Our December 5 Sunday worship service is available on video through Facebook. You may view it without being a member of Facebook. We are excited to say that our Sunday 8 & 10:30 am services are open again for in-person worship. Services will continue to be streamed online.
The December 12 Sunday worship service as well as the December 8 Advent service will be held with in-person attendance. We have returned to regular in-person worship services. With an upturn in county COVID cases, we recommend masks even for those who are vaccinated.
We are glad to share our worship with you. Click on “Contact Us” above to find out more about our faith family and what we believe.
Malachi 3:1-4 | Luke 1:68-79
Philippians 1:3-11 | Luke 3:1-6
We see it out in the roadways all of the time. When you drive down the street, and see someone spraying different colored paint on the road. You know that someone is planning on tearing up something. Someone has put spray paint, in different colors, all over my daughter’s front yard. I haven’t told her about it. Maybe she has noticed. No, she probably hasn’t. But something is about to happen around her home. I’ll let it be a surprise. Then, the orange cones make their appearance, like those in front of my daughter’s neighbor’s house. Work is being done. See, it has already started. But there was some preparation. It may sneak up on you. It may be almost imperceptible. But progress is often slow, sometimes, you may not even realize it moving forward.
The key is that someone has got to do the ground work, the grunt work. In Malachi, the prophet (interestingly, the word “Malachi” just means “my messenger,” Malachi probably wasn’t the author’s name) says, that someone who is coming not to be the Messiah, but to prepare the way for the coming of the Messiah. What the Jews will call the perceive as the long-awaited return of Elijah, to usher in the Messianic Age. He is not the Messiah, God’s chosen one, but rather the one who is to get things ready. In Luke’s lesson, which takes place about 460 years after the writing of Malachi, we hear the call to John the Baptist. By the way, all of the lessons today are about John the Baptist, not Jesus. It is John the Baptist who is the one who performs this function as Luke quotes from Isaiah 40. That was about 600ish years earlier. And you thought that work on roads and highways takes a long time! The long-awaited messenger took centuries! And, he isn’t even the Messiah! But it happened, slowly and steadily, literally in God’s own good time. And Christians will say that John is Elijah returned performing the task of preparing the way.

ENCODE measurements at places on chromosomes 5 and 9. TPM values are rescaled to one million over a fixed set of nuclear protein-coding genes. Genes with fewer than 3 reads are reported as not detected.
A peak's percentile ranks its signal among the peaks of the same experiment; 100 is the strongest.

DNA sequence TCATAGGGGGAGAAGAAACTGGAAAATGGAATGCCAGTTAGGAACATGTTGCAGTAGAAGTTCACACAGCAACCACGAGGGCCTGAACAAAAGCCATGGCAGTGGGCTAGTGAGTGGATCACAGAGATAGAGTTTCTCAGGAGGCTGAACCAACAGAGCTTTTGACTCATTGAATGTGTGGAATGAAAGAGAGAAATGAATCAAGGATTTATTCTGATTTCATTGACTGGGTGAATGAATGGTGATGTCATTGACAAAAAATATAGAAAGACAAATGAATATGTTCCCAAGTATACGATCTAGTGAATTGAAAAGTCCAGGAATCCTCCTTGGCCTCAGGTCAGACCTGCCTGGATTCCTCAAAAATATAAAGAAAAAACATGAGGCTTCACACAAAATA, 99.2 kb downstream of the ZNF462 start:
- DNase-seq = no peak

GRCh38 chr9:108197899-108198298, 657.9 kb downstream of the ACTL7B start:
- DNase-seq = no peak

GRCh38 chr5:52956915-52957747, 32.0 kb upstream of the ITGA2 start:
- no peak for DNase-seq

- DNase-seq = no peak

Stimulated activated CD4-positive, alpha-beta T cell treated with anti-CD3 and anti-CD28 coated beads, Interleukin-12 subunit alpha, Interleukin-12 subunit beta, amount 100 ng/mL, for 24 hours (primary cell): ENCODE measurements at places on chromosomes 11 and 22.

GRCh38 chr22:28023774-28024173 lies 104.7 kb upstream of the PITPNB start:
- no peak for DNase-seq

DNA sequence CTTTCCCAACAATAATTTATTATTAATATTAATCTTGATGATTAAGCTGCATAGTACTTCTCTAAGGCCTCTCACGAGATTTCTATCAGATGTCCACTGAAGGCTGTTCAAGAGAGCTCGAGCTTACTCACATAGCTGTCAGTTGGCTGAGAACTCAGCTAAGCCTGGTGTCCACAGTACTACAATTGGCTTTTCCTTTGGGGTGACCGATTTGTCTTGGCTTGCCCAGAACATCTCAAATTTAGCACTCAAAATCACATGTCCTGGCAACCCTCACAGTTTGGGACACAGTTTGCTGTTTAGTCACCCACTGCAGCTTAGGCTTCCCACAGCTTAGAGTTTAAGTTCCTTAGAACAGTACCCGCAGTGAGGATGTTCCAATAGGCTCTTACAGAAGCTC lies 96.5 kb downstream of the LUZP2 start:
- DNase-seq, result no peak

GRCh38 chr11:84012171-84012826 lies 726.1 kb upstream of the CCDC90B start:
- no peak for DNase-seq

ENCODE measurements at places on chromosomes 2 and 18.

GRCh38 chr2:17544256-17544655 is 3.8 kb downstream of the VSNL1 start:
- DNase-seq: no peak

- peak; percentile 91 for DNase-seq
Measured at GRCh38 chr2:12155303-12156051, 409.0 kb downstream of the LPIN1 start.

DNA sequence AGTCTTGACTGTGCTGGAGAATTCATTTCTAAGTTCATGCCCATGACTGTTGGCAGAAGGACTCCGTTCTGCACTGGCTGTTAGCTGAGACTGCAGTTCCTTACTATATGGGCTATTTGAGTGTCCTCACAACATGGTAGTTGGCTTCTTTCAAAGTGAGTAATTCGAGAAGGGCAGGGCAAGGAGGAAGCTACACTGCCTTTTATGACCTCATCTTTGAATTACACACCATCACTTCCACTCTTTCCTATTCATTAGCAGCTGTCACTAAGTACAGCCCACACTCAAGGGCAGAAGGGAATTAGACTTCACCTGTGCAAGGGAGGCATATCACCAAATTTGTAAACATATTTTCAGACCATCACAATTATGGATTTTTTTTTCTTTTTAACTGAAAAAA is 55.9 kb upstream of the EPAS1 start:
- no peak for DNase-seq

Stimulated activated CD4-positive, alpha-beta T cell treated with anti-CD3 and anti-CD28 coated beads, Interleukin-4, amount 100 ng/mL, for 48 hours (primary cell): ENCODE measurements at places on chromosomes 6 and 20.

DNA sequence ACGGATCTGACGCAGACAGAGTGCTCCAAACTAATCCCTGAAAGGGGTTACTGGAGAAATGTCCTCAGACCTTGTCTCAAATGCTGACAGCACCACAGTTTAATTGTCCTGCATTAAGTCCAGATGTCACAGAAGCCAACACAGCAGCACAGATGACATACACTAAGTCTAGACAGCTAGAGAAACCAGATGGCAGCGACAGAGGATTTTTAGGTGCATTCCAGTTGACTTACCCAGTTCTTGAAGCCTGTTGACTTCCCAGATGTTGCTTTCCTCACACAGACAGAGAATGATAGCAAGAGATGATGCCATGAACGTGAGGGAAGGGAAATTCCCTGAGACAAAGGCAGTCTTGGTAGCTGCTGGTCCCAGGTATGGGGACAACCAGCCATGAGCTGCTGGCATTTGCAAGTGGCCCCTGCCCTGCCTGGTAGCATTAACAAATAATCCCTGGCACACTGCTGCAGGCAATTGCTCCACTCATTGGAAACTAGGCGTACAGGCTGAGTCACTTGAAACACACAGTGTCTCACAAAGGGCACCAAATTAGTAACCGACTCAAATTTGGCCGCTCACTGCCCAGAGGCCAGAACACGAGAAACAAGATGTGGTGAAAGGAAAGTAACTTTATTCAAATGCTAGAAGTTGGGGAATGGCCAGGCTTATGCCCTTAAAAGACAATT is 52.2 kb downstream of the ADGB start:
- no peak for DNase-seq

It is John’s task to prepare the way for the One who is coming. He must go out to tell the people to make the path straight for the coming of the one who is greater than he. It is John who performs the ground work, to make us ready for the coming One. And, John’s proclamation does sound a lot like what they do when they lay out big road work jobs; “valleys filled, hills and mountains made low, the crooked made straight and the rough ways made smooth.” In Advent, we look to John’s signs. When we see him in the lessons, we know that Jesus is coming soon. He declares the signs which tell us that something is about to take place. We hear his cry of a baptism of repentance for the forgiveness of sins. Hallmarks and preparations of the baptism which we share, baptism into the Christ who is coming, a baptism of grace, where forgiveness of sins is poured out upon us, as well as the promises of everlasting salvation and eternal life. As we share in the message of the Gospel of Jesus Christ, for whose return we await in this Advent season with even greater anticipation, when “all flesh shall see the salvation of God.”
But we must remember as we read the appointed lessons today, that it was John who God chose to prepare the way, to mark the road, to spray paint our hearts with Christmas anticipation, and to get us ready, to announce the Advent of Christ. I think of John the Baptist as, Mr. Advent. So that we might be equipped to receive Christ as He comes to us. With John in the lessons, we know that Christ is not far behind as he surely comes. First, as he comes as the babe laid in the manger, then as our Risen Lord and Savior, the Son of the Living God.
It took time, it took effort, it took preparation, but then, all worthwhile things do. Let us prepare in this season, as Isaiah, Malachi and John foretold, to receive Christ, as he comes to us at Christmastide, and even now, as he comes to us in his Holy Supper, a foretaste of the feast to come. The one who is and who was and who is to come.